News Home
Quick Bites
News Archive
News Channel
Special Features
On AirNewsClassical
School Closings
WKSU Support
Funding for WKSU is made possible in part through support from the following businesses and organizations.

Don Drumm Studios

Wayside Furniture


For more information on how your company or organization can support WKSU, download the WKSU Media Kit.

(WKSU Media Kit PDF icon )

Donate Your Vehicle to WKSU

Programs Schedule Make A Pledge Member BenefitsFAQ/HelpContact Us
Economy and Business

Ohio's U.S. senators push issue of currency manipulation in bills, hearings
Brown and Portman says American manufacturers can complete is rules are fair

Web Editor
M.L. Schultze
Sherrod Brown says the $24 billion trade deficit with China is built partly on currency manipulation.
Courtesy of WKSU
Download (WKSU Only)
In The Region:

Both of Ohio’s senators are taking aim this week at what they call the unfair trade practice of currency manipulation. The question is whether their Republican and Democratic counterparts in the House see it their way. WKSU’s M.L. Schultze has more.

LISTEN: Currency and trade debate

Other options:
Windows Media / MP3 Download (1:27)

Ohio Sen. Sherrod Brown has long maintained that the Chinese artificially keep the value of their currency low: Exchange rates  make it cheaper for them to sell products in the U.S. and more expensive for U.S. manufacturers to sell there.

In his weekly conference call with reporters yesterday, the Democrat announced he’s introducing a bill to use U.S. trade law to oversee currency exchange rates. He’s tried it last year, and got nowhere with the House. But that, he notes, was an election year.

“This year’s different because a whole lot of small businesses understand and talked to their House members about the importance of this legislation. I have no doubt that if this is brought to the House floor we’ll get at least 250, probably 300 votes.”

Brown has pounded primarily on China. But Ohio’s other senator, Republican Rob Portman, says other countries have played games with currency, a point he raised in a Senate Finance Committee hearing yesterday with President Obama’s nominee for trade representative, Michael Froman.

“The decision by the Japanese, as an example, to intervene in their currency and devalue their currency means that cars coming from Japan are less expensive than they would otherwise be. … For a $30,000 car, it would be a $6,000 difference in price.”

Opponents of bills like Brown’s say the Chinese have been improving their record and that such bills could spur a trade war.  The U.S. trade deficit with China was $24 billion in April.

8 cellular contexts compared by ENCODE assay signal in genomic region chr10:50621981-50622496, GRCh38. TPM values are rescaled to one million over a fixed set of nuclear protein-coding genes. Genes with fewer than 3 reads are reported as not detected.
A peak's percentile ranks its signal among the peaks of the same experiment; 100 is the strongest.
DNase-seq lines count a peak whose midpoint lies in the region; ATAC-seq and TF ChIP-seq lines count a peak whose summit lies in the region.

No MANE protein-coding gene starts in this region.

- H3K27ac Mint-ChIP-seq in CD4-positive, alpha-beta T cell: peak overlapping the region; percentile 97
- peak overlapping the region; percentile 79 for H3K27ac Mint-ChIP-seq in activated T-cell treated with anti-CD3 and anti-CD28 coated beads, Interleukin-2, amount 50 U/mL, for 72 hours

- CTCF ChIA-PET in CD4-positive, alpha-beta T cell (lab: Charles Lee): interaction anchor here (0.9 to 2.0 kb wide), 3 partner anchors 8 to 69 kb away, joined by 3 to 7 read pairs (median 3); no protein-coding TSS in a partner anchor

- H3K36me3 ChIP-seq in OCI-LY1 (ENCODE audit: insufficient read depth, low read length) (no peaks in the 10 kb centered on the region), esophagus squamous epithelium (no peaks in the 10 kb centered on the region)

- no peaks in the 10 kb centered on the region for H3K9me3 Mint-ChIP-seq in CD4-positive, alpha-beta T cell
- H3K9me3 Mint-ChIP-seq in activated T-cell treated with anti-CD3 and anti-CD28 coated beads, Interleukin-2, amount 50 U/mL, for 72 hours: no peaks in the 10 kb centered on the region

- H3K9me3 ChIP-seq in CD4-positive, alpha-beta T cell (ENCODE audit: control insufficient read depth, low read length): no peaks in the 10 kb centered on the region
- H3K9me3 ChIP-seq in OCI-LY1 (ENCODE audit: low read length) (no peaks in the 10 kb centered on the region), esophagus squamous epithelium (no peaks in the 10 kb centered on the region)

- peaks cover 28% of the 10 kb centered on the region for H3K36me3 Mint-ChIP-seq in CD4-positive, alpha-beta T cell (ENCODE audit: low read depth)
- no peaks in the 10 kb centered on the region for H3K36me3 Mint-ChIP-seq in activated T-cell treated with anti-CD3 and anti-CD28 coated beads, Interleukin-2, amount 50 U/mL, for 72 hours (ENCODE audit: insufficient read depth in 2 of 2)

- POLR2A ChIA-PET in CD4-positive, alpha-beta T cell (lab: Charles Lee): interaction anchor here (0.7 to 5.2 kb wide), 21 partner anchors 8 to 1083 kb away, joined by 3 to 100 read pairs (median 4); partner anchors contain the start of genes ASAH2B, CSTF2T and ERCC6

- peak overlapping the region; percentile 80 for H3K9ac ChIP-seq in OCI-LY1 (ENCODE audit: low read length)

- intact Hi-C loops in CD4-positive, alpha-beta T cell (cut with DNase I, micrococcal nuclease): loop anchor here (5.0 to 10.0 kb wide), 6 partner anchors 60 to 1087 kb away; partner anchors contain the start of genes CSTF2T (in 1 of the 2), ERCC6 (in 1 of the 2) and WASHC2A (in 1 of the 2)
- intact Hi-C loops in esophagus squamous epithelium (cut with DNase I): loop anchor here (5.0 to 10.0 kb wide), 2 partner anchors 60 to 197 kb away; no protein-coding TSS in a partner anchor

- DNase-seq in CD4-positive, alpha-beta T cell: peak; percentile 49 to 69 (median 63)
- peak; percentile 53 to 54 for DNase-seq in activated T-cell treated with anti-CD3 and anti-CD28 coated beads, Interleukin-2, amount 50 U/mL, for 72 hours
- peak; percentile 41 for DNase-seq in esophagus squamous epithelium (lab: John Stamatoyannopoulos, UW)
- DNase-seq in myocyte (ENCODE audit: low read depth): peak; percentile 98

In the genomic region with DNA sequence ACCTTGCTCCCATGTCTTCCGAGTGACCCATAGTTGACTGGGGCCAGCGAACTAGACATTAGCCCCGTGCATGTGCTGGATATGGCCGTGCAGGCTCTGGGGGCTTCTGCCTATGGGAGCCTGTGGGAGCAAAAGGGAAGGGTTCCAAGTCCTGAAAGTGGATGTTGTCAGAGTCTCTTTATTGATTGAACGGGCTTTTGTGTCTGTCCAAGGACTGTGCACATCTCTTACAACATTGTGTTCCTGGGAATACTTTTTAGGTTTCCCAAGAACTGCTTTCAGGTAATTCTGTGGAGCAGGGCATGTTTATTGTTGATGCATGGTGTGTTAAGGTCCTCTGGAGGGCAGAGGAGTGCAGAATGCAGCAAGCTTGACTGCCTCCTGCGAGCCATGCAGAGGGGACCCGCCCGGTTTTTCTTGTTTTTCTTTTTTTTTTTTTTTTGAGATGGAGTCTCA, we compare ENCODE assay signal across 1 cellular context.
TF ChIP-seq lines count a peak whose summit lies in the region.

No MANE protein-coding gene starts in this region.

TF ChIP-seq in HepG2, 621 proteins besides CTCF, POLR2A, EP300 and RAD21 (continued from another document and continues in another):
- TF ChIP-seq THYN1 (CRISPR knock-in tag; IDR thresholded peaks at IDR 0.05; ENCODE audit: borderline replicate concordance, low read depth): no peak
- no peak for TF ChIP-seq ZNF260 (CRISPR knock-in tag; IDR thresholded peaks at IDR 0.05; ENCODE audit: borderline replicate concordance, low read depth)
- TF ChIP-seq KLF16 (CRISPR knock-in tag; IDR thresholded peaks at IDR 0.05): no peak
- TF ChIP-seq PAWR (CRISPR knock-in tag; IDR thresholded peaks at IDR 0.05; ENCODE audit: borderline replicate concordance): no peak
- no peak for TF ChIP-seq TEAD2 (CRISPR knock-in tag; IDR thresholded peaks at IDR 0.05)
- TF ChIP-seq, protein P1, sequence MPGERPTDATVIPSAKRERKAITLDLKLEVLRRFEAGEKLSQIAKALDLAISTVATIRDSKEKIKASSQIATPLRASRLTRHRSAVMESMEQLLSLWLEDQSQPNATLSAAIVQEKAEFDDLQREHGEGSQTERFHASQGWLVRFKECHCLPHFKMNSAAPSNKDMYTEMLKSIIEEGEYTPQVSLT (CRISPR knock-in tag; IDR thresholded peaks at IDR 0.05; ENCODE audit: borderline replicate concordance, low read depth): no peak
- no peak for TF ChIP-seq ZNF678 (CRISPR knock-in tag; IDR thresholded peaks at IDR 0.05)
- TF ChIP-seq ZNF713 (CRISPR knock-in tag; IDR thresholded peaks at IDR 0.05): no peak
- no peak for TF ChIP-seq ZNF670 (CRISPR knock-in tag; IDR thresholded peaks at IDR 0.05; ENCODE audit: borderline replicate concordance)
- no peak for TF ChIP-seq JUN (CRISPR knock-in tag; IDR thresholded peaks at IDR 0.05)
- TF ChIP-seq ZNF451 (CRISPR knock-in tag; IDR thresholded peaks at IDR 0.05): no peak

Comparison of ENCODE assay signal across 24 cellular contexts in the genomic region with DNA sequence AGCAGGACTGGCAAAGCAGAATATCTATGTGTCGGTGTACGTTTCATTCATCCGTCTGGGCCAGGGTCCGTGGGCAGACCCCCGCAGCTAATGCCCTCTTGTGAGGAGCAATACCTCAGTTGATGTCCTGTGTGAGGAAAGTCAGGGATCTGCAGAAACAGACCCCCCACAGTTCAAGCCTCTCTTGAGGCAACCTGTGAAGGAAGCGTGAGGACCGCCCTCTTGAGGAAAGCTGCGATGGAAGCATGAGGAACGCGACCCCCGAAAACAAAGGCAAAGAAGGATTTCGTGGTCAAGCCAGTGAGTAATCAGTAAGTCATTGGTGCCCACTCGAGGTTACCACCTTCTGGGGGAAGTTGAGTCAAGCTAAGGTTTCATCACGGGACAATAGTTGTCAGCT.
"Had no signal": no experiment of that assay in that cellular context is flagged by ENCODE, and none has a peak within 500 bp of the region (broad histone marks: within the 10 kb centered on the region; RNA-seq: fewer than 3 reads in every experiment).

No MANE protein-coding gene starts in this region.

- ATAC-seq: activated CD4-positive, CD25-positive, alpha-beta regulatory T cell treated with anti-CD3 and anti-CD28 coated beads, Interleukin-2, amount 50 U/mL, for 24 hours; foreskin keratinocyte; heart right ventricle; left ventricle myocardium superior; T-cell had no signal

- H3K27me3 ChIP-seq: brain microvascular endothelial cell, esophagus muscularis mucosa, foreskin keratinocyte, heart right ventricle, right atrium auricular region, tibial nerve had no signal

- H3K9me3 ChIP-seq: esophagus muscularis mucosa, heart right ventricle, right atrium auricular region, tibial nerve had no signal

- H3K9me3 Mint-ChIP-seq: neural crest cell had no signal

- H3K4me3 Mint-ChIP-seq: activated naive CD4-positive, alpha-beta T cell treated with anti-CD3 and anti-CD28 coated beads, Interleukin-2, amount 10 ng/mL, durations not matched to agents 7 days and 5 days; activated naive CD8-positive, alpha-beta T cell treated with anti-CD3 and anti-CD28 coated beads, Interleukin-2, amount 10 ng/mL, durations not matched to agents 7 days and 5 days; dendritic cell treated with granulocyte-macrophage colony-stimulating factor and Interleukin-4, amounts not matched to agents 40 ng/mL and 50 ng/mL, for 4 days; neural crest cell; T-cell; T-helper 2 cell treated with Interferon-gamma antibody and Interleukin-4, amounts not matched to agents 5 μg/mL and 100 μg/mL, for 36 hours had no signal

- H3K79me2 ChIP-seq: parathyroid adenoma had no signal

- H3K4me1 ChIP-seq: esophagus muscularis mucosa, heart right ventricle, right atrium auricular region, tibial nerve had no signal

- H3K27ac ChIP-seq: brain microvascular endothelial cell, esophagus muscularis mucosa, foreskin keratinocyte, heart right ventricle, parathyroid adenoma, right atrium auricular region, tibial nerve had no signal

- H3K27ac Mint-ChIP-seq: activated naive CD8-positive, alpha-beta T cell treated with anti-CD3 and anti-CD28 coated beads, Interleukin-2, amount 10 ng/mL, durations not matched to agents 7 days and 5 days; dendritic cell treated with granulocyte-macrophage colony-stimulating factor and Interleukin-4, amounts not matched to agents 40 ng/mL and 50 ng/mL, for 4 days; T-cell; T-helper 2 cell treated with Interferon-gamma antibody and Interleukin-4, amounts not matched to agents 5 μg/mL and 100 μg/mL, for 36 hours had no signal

Add Your Comment


E-mail: (not published, only used to contact you about your comment)


Page Options

Print this page

E-Mail this page / Send mp3

Share on Facebook

Stories with Recent Comments

Kimono canvas makes rare trip outside Japan
Hi! There is some mis-information regarding Itchiku Kubota's showing of his work. The first time his work was shown, was not in 1995 at the Smithsonian, but was...

Kasich campaign evokes dark images of a Trump presidency

Backers of legalizing marijuana in Ohio promise to be back in 2016
We should be aloud to grow more than 4 plants and not have to register with the state considering it will be a free market.

Akron says it's had no second thoughts about welcoming refugees
What business does Councilman Neal own on North Hill? I'd love to support him. I am so glad to have the refugees in our neighborhood. I have lived here for 25 ...

Scarborough says the University of Akron is trying to rebuild relationships
In order for the University of Akron to grow and become a desirable place for students across Ohio and elsewhere, it must address the crime problem in the Akron...

Ohio Sen. Cliff Hite wants to end pay-to-play sports fees at Ohio's schools
You can bet Hite and Husted will also rush to the rescue of the Academic Challenge team, the speech-and-debate squad, the Science Olympians and the chess club. ...

Ohio lawmakers consider new gun bills
States that have gun restrictions/cities have reduced gun violence is false. CHICAGO has some of the toughest gun laaws/restrictions but yet fun violence is off...

Cleveland's public transit system considers fare increase for 2016
I work with individuals with disabilities. Yes some of my folks need more help than the average person. As a whole, the group I work with however can manuver ju...

Community group sues to re-open part of Wadsworth hospital
My father was part of the founding group of citizens which started the "new" Wadsworth/Rittman Hospital. For some reason the leadership for the future of the ho...

Copyright © 2015 WKSU Public Radio, All Rights Reserved.

In Partnership With:

NPR PRI Kent State University

listen in windows media format listen in realplayer format Car Talk Hosts: Tom & Ray Magliozzi Fresh Air Host: Terry Gross A Service of Kent State University 89.7 WKSU | NPR.Classical.Other smart stuff. NPR Senior Correspondent: Noah Adams Living on Earth Host: Steve Curwood 89.7 WKSU | NPR.Classical.Other smart stuff. A Service of Kent State University